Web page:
Societies in the Global North have become increasingly polarised in their responses to migration as the number of migrants has risen, due in part to heightened global interconnectivity. Is migration a blessing or a threat? Should border management facilitate or limit the movement of people? In many cases, the ideological divisions that these questions raise have destabilised and challenged established political parties, fundamentally altering the political landscape.
Unsurprisingly, elections have set the stage most dramatically for these developments. An examination of recent voting in presidential and parliamentary elections in Europe demonstrates that migration and integration-related issues have undeniably influenced, if not decided, election results across the continent.
As the new FES publication “The Politics of Migration and the Future of the European Left” shows, migration was the one defining issue that influenced election outcomes in an astounding 10 of the 12 countries analysed. It is not hard to see why: public opinion surveys of European Union Member States confirm that, on the European level, a majority of citizens view migration issues as the greatest political challenge on the continent. Comparatively, surveys on the national level similarly rank migration near the top, consistently placing this issue second (Autumn 2016 Standard Eurobarometer: Immigration and terrorism continue to be seen as the most important issues facing the EU).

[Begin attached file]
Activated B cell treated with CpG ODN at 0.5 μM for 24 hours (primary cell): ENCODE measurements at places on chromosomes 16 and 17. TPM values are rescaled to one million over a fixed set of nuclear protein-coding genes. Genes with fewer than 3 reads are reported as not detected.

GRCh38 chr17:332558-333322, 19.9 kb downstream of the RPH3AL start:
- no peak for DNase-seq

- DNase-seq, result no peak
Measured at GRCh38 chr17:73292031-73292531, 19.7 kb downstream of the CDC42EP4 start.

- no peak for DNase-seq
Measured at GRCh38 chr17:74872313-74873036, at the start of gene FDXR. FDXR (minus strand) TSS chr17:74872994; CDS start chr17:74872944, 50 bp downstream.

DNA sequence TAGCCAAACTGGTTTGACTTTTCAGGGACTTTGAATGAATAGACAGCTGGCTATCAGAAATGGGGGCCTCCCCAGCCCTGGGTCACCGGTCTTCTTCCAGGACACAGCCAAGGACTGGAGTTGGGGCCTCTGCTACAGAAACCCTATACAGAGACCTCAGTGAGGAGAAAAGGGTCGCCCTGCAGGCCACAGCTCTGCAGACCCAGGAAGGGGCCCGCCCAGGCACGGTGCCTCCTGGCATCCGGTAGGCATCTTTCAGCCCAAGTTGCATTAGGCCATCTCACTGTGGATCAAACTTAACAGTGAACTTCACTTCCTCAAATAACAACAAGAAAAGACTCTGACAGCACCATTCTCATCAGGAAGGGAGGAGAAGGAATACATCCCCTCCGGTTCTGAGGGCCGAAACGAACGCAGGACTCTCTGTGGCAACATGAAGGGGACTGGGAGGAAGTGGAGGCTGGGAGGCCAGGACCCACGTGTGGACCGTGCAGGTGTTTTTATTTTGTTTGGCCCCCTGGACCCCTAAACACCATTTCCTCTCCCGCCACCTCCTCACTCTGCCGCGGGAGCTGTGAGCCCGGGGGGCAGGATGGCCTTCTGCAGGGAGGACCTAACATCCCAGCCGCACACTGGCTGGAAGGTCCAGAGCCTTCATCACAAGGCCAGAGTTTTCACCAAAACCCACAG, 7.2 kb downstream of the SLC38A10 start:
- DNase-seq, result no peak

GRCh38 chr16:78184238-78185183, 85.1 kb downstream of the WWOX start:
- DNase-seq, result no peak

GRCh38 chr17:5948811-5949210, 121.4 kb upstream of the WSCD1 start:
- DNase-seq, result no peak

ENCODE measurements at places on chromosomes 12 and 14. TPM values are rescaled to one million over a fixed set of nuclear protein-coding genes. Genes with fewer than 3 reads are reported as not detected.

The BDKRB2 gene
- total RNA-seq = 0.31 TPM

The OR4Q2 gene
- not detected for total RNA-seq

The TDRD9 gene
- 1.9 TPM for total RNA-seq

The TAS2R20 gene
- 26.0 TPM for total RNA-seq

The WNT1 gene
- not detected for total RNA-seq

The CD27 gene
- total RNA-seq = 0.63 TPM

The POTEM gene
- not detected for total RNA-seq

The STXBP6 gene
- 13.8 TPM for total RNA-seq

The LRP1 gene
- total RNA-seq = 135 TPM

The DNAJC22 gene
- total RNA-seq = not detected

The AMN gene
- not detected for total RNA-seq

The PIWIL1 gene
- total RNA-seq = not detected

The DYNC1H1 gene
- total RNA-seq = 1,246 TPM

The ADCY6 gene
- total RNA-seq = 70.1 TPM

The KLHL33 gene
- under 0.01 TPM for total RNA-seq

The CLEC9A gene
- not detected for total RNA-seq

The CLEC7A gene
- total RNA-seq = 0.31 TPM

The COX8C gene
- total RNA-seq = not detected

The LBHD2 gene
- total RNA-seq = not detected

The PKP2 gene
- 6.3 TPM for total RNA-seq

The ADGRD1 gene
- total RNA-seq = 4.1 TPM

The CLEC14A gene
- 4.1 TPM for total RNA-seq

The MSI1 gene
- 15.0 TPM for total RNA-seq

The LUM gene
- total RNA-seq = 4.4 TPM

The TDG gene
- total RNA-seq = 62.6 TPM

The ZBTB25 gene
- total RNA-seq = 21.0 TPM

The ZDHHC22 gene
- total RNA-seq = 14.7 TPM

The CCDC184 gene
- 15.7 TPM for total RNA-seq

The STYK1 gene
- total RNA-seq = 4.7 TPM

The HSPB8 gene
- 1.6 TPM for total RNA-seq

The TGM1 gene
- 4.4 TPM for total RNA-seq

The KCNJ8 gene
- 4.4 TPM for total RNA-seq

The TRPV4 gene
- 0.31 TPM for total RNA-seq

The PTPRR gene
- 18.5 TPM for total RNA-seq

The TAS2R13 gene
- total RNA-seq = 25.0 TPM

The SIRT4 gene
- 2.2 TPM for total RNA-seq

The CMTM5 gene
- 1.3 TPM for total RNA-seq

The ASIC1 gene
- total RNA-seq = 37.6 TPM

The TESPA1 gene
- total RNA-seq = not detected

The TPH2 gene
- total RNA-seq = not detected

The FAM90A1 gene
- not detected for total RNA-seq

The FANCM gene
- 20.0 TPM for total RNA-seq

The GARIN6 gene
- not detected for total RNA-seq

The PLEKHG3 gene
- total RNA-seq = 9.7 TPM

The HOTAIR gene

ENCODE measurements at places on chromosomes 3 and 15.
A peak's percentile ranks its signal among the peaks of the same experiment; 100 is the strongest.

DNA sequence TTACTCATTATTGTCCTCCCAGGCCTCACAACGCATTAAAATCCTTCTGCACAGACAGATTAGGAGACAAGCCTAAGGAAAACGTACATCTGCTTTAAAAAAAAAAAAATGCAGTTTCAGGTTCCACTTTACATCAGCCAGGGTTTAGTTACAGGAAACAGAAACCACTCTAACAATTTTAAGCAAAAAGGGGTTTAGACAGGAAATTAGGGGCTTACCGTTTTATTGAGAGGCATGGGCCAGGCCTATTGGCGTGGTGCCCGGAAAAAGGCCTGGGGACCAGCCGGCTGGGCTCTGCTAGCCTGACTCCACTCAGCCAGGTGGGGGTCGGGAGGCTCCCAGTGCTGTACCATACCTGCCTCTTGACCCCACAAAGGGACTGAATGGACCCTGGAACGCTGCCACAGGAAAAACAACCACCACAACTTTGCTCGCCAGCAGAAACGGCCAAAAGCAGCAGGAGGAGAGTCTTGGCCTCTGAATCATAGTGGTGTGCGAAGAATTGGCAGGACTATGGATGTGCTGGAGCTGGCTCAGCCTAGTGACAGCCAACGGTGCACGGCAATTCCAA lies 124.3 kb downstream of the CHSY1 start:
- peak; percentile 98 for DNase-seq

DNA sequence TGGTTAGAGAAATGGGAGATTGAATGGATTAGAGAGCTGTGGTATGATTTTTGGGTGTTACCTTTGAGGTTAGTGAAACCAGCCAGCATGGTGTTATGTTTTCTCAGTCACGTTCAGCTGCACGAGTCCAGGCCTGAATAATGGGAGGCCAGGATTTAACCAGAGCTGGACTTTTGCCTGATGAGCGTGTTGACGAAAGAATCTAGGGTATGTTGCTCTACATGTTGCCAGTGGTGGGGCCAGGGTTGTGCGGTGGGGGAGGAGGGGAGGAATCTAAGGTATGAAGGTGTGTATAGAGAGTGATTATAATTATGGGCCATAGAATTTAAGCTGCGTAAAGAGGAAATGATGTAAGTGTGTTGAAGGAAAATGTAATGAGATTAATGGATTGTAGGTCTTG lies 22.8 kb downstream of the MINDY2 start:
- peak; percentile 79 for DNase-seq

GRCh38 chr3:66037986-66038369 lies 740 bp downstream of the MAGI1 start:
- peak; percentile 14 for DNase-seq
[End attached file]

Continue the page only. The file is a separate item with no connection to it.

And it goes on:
The voices gathered in this volume produce two fundamental findings: one clear and one ambivalent. The articles unequivocally underline the importance of migration for voters across Europe and the entire European party system. More ambivalent, however, is the multifaceted response by the European Centre-left to the challenge of migration. Indeed, despite the importance of the issue – perhaps because of it – a unified centre- left position on migration is nowhere in sight. Responses range from open opposition in Slovakia to scepticism in Denmark and strong support for global solidarity voiced by the left parties of Hungary, Poland and Spain. While this is perhaps surprising, it need not be a burden. In many ways, the heterogeneity is simply a testament to a multi-dimensional political challenge that does not lend itself to simplistic responses.
At the same time, however, the voices gathered in this volume also underline the explosive and at times impassioned debates on this topic – especially for the Centre-left. Recent election results clearly show that centre-left parties risk losing touch with their traditional voters as a result of their stance on migration. Nevertheless, the centre-left has a crucial role to play. Faced with radical positions on the far-right and the far-left, it is the centre-left that should be well positioned to influence, encourage, guide and open up a differentiated and balanced political debate. In migration as in any other policy field, constructive policies can only begin with a frank discussion.
Michael Bröning, Head of the International Policy Analysis department at FES
Christoph Mohr, Project Advisor, FES
Arbeitseinheit: Internationale Politikanalyse
Die Abteilung Internationale Politikanalyse arbeitet an Schlüsselthemen der europäischen und internationalen Politik, Wirtschaft und Gesellschaft. Ziel ist die Entwicklung von politischen Handlungsempfehlungen und Szenarien aus der Perspektive der sozialen Demokratie.
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